Wilfork: Stopping the run a start for Patriots

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Wilfork: Stopping the run a start for Patriots

By Mary Paoletti
CSNNE.com Staff ReporterFollow @mary_paoletti
OAKLAND -- Vince Wilfork wants you to know something.

"We owned the running game," he said."We definitely handled the running game."

The Patriots tackle took the podium after New England's 31-19 win in Oakland's Black Hole with that statement in mind. Which is funny, because the first thing he was asked about was his fourth-quarter interception.

Yes, he had another one.

And yes, everyone wanted to joke with the 350-pounder about how his two 2011 (and career) picks is the second highest tally on the team. The writers couldn't resist noting how Pro Bowl cornerback Devin McCourty has zero. But Wilfork didn't have much to add.

"I can't remember exactly what I did," he said. "I'll have to go back and watch the play. But one thing with a lot of quarterbacks is, when it comes to the passing game, they want to go deep and then try to come back to security; it's check downs or a cross or whatever it may be. I was just happy to be at the right place at the right time."

There was something else on his mind.

"Most important thing is we got the 'W'," he added."It wouldn't have meant nothing if we didn't get the 'W.' I think it was a good team win. This whole week we challenged each other. Bill Belichick challenged us, we challenged each other. We were very competitive in practice; this was one of the best weeks in practice we had. Not a lot of mental errors in practice. We had a good week of preparation. "

Though he didn't mention Buffalo, it was easy to connect the dots. It was, after all, the defense that bore the brunt of the Patriots' first loss.

The Pats squandered a 21-0 lead last week on the way to a 34-31 Bills win. Wilfork, a defensive captain, skipped discussing it; he bombed out of the locker room before the media could even enter. Postgame analysis noticed this, and quickly sniffed out New England's league-worst total defense: 468.7 yards surrendered on average.

And who sat on the horizon but Darren McFadden and the rush-happy Raiders.

After the Buffalo loss it was deemed inevitable that McFadden, the NFL's leading ground gobbler with 393 yards on 61 carries, would do major damage to New England's leaky 'D'. By whom? Plenty of people, according to Wilfork.

"We went out and played ball," Wilfork said."The plays we did give up against the Raiders were just miscommunications and missed tackles, missed assignments. We gave up two running plays and that was, what, 60-70 yards of the running game. But other than that, I think we owned the running game. I think a lot of people challenged us, basically saying we couldn't stop the running game and all that . . .Well, you take those two plays away, I think we handled them pretty good."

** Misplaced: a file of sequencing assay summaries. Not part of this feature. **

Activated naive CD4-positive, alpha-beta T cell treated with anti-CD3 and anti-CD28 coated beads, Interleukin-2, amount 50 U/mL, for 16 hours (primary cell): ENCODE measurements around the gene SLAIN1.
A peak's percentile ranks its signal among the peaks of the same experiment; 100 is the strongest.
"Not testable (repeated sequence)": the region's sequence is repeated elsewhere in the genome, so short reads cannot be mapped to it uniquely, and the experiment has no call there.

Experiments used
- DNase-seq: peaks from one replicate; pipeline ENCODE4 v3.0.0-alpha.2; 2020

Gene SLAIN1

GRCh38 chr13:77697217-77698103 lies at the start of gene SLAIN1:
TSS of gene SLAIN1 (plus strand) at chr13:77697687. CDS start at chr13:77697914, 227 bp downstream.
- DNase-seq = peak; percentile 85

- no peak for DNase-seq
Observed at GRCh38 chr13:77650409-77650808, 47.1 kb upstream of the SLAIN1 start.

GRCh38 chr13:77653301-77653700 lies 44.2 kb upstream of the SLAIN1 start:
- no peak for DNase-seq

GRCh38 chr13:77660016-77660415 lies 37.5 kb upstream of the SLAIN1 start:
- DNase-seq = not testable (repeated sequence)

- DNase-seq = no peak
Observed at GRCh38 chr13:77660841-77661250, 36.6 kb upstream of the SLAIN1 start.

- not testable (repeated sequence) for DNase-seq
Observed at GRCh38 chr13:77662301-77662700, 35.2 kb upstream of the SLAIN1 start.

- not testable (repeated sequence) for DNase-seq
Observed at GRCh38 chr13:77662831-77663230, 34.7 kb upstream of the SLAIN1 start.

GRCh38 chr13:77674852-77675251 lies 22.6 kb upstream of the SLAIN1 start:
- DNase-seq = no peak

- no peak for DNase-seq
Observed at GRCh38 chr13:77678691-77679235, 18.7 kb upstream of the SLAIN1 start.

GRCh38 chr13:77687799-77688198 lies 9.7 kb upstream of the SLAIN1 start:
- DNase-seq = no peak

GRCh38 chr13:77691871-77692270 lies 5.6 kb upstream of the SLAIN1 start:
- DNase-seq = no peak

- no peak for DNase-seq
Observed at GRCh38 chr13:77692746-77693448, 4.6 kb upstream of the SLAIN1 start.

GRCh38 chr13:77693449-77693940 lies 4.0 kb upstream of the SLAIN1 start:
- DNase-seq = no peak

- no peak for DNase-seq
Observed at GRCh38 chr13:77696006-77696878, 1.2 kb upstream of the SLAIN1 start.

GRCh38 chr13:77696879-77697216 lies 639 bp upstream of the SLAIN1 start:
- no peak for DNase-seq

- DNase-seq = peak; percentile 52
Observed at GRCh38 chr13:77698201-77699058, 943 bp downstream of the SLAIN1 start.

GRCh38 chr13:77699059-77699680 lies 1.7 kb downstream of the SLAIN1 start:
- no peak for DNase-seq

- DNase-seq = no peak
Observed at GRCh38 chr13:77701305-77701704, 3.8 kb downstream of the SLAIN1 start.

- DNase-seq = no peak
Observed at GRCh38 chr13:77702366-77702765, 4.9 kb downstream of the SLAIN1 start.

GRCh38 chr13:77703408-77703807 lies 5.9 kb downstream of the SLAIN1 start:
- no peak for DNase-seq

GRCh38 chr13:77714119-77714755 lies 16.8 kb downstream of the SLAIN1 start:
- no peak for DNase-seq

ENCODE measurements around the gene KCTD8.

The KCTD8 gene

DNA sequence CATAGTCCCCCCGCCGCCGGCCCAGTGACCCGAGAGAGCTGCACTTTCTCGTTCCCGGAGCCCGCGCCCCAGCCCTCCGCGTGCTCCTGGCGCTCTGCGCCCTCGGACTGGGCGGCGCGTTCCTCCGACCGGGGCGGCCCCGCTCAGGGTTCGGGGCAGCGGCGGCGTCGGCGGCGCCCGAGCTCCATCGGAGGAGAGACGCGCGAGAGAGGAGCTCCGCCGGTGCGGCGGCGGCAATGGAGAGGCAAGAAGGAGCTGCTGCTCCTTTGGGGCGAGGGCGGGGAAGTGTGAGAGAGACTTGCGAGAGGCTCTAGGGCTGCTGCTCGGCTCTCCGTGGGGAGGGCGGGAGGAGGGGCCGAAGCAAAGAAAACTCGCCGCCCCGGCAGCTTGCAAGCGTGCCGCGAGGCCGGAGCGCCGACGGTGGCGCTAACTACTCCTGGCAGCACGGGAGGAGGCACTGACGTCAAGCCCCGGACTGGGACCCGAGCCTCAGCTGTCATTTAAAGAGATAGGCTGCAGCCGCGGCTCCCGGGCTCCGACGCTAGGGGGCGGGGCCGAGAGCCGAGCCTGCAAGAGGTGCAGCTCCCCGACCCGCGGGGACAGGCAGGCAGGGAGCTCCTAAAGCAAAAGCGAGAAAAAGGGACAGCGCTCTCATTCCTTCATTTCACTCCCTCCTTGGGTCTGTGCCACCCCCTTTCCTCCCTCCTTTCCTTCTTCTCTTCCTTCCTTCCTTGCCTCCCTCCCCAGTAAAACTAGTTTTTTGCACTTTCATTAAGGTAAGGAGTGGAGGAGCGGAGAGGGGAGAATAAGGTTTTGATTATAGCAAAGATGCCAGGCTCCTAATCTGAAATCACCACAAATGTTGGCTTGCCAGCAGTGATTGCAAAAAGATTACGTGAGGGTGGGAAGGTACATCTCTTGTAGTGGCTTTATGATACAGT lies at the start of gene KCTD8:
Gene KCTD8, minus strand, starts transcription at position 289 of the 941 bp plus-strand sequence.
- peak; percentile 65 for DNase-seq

Unfortunately, you can't take plays out of the game log. Belichick saw McFadden rip off a 41-yard gain in the second quarter. One drive later he also caught Jacoby Ford ringing up 30 more on a run that put Oakland on New England's 6.

Butthe defense was good enough.

Eight of Oakland's 11 touchdowns were scored on the ground in Weeks 1 through 3. The Patriots knew they had to take the run away.The Raiders, especially, knew the Patriots would try to take the run away. So they tried to adjust. The season to date, quarterback Jason Campbell had tried just 82 throws and completed passes for 571 yards. On Sunday he had 39 passing attempts for 344 yards passing.

Campbell ended up with one touchdown throw and two picks.

"Every week you have to train and every week it's something different," Wilfork said. "You going from a spread team to a power running team, to a team that do both, to a play action team. This week we knew exactly what we wanted to do. We knew exactly what the Raiders wanted to do; they wanted to run the ball. We were challenged, we were challenged. Defensively, we took it personally.

"And I'm glad. I'm glad it happened today because we came to Oakland who is riding high, won a couple ball games, playing some good football. We were on the road. One of the great traditions in history is to come to Oakland and play the Raiders. We had everything against us. Our backs were against the wall, but you know what? Everyone stayed focused. This team stayed focused, we handled what we needed to handle and we're walking away with a 'W'."

A 'W' with a footnote.

Patriots linebacker Jerod Mayo suffered a left MCL injury in the second quarter. Though his season isn't over, Mayo will be sidelined for an extended period -- the last thing this decimated New England defense needs. Linemen Albert Haynesworth and Mike Wright missed another game this week and cornerbacks Leigh Bodden and Ras-I Dowling were also unavailable because of injury.

They're not only inconsistent in play but limited in personnel.

Wilfork remains stubbornly optimistic.

"This team is tough. This is a tough, tough, tough bunch. They take coaching well, they take criticisms well and they're hard workers. Anything that they'll put on our plate, they try their best to do. I mean, they work so hard. And you can't ask for anything better than that. No complaining -- people just come to work, they put their hard hat on.